Photo by Ivandrei Pretorius of Pexel
Do you remember how the FBI wanted Apple to put a back door in iOS to allow decryption of the contents of iPhones used by criminals or terrorists? (We regularly touched on the issue back in 2016.) Apple pushed back hard, and the FBI eventually found another way to get into the iPhone 5c used by one of the San Bernardino shooters. But the FBI and other law enforcement and intelligence agencies around the world remain unhappy with encrypted communications.
The last major proposal to bypass encryption comes from the UK's GCHQ, which corresponds to the United States NSA. The GCHQ proposal does not require a backdoor, but instead requires that service providers secretly add an additional user ̵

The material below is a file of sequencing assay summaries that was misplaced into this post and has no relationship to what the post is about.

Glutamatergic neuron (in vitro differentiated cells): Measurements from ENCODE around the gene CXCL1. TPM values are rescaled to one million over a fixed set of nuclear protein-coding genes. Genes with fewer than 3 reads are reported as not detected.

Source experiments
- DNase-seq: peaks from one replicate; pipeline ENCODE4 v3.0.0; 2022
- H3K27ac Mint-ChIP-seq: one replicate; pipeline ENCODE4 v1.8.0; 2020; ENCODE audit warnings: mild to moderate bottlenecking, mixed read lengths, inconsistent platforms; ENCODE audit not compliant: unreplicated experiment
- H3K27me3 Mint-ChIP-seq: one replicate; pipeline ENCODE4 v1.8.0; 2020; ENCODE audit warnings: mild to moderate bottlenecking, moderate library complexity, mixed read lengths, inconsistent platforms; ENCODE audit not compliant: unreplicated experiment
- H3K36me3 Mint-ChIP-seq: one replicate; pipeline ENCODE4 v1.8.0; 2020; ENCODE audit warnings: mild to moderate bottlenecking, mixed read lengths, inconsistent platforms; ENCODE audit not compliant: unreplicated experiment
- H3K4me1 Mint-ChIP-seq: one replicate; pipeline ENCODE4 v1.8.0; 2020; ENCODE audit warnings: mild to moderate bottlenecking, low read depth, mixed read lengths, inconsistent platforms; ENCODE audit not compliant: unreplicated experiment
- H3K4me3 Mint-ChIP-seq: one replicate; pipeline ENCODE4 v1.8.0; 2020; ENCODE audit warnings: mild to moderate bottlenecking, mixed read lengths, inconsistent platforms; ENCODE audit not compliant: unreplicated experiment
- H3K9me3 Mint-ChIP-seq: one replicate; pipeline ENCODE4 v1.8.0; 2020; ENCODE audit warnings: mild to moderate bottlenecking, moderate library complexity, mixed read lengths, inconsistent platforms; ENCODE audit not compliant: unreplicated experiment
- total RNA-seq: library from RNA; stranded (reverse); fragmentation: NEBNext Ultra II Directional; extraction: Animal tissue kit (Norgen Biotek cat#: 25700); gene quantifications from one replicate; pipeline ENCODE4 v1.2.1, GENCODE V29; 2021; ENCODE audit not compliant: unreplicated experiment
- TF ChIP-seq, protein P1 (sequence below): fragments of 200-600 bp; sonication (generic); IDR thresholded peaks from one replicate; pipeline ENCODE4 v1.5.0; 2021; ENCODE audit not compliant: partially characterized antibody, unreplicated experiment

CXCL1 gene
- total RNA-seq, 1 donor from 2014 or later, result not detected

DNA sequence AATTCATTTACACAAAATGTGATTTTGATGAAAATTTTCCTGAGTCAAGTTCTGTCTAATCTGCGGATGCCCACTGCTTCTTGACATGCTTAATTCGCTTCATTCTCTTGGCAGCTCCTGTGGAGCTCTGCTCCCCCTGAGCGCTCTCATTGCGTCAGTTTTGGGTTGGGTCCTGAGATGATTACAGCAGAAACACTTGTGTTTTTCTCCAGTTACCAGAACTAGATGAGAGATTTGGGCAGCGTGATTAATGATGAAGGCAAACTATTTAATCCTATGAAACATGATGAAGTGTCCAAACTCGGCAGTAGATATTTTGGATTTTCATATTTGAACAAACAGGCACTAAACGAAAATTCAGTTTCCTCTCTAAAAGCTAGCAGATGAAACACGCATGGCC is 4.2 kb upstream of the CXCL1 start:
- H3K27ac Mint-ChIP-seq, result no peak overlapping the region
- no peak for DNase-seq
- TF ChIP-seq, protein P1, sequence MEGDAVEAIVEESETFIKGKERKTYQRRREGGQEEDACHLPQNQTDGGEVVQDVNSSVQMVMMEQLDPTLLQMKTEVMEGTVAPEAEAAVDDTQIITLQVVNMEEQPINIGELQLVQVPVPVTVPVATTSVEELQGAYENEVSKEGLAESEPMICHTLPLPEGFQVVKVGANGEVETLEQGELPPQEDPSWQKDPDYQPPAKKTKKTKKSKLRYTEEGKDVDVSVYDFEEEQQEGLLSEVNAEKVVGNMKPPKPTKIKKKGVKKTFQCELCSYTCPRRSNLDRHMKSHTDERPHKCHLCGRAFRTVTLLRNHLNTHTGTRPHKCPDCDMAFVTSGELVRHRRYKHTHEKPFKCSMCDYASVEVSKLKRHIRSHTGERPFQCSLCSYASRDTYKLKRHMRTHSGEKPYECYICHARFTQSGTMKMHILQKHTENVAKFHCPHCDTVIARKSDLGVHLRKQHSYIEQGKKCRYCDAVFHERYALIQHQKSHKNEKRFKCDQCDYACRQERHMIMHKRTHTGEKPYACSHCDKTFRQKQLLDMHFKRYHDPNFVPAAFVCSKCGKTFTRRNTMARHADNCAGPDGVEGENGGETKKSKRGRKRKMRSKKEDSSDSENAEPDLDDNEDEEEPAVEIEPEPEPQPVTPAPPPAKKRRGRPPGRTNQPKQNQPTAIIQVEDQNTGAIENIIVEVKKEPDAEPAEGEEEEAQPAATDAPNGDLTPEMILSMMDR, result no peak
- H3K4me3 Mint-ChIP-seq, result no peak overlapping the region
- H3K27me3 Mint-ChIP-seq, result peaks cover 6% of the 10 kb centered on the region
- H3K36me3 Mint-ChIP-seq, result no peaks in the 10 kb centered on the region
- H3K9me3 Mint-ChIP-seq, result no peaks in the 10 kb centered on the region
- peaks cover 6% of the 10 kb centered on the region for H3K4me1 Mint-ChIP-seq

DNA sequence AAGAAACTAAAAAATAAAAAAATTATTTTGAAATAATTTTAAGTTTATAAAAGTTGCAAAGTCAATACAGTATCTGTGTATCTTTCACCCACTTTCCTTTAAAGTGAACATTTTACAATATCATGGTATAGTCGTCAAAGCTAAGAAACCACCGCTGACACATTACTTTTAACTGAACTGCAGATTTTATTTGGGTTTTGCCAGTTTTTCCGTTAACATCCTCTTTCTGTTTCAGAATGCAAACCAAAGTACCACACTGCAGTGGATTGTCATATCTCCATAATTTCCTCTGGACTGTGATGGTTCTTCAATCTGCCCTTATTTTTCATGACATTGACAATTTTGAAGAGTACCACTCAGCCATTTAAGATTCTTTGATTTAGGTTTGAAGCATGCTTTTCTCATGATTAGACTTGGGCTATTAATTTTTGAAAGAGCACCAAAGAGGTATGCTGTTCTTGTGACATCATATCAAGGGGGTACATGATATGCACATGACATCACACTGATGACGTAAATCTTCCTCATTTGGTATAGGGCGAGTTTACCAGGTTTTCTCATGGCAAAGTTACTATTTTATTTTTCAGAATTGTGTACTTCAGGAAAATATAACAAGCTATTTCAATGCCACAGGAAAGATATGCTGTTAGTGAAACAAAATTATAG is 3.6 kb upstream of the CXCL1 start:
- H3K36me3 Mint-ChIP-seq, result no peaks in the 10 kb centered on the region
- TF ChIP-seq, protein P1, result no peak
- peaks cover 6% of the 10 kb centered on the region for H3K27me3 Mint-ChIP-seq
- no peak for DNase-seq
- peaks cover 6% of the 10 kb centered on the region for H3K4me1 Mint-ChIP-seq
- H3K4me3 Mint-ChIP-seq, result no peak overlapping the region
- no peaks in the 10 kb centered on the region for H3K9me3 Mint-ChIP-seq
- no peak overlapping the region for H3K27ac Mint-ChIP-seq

Our old friend Jon Callas, now the Senior Technology Fellow at ACLU at the top of a 30-year career in developing encrypted software, hardware, and services at companies such as Apple, PGP Corporation and Silent Circle, has written a quarter series in which he discusses the fatal flaws in GCHQ's proposal. Among other criticisms, he points out that such a system faces presumably insurmountable technical and distribution barriers on the proposed scale, that countries with few or no individual rights guarantees will require access when built, and that "canary apps" will always be able to discover (or even fool) the ghost user.